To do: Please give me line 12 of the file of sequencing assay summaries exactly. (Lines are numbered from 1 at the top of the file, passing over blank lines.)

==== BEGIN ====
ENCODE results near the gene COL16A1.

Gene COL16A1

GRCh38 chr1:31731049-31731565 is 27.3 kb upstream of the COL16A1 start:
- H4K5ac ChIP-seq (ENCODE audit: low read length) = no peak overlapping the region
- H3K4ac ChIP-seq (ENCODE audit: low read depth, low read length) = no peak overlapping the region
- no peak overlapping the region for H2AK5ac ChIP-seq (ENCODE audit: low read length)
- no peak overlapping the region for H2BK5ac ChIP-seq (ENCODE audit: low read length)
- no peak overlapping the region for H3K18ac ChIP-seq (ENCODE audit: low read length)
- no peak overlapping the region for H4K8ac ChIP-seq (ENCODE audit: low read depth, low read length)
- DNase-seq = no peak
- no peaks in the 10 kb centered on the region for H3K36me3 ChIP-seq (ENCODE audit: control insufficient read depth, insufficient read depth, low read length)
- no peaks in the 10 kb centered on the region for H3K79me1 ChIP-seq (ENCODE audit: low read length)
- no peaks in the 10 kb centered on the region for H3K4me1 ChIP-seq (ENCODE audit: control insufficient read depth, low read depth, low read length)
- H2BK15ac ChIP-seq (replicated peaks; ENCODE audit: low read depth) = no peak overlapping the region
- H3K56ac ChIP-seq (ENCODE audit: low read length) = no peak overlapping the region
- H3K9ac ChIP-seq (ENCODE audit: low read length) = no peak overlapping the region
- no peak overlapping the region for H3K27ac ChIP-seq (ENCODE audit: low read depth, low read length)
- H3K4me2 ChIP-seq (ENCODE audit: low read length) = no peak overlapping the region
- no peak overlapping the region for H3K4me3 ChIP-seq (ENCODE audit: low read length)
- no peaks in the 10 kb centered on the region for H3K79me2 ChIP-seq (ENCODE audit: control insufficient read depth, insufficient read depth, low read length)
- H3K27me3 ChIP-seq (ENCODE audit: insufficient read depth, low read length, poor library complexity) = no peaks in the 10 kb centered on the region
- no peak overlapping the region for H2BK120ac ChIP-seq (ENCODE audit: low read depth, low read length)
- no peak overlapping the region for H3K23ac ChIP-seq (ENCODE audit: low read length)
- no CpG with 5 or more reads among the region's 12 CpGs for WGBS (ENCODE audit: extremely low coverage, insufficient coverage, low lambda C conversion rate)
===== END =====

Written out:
- no peaks in the 10 kb centered on the region for H3K79me1 ChIP-seq (ENCODE audit: low read length)